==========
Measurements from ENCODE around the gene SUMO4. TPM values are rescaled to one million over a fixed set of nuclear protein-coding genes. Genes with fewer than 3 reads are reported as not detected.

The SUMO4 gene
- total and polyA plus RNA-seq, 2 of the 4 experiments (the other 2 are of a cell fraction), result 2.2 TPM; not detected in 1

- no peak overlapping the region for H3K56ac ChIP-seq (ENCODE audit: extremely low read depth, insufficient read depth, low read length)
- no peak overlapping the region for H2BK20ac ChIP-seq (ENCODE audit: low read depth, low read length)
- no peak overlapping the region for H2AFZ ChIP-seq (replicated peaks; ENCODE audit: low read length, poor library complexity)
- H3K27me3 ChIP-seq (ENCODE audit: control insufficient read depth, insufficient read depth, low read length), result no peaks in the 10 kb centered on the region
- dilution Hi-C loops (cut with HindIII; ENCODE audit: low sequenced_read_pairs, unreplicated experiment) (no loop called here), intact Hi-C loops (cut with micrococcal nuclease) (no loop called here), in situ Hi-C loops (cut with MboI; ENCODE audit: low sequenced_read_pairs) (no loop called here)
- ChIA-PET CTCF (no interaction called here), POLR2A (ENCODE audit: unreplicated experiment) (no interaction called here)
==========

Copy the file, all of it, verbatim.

Measurements from ENCODE around the gene SUMO4. TPM values are rescaled to one million over a fixed set of nuclear protein-coding genes. Genes with fewer than 3 reads are reported as not detected.

The SUMO4 gene
- total and polyA plus RNA-seq, 2 of the 4 experiments (the other 2 are of a cell fraction), result 2.2 TPM; not detected in 1

- no peak overlapping the region for H3K56ac ChIP-seq (ENCODE audit: extremely low read depth, insufficient read depth, low read length)
- no peak overlapping the region for H2BK20ac ChIP-seq (ENCODE audit: low read depth, low read length)
- no peak overlapping the region for H2AFZ ChIP-seq (replicated peaks; ENCODE audit: low read length, poor library complexity)
- H3K27me3 ChIP-seq (ENCODE audit: control insufficient read depth, insufficient read depth, low read length), result no peaks in the 10 kb centered on the region
- dilution Hi-C loops (cut with HindIII; ENCODE audit: low sequenced_read_pairs, unreplicated experiment) (no loop called here), intact Hi-C loops (cut with micrococcal nuclease) (no loop called here), in situ Hi-C loops (cut with MboI; ENCODE audit: low sequenced_read_pairs) (no loop called here)
- ChIA-PET CTCF (no interaction called here), POLR2A (ENCODE audit: unreplicated experiment) (no interaction called here)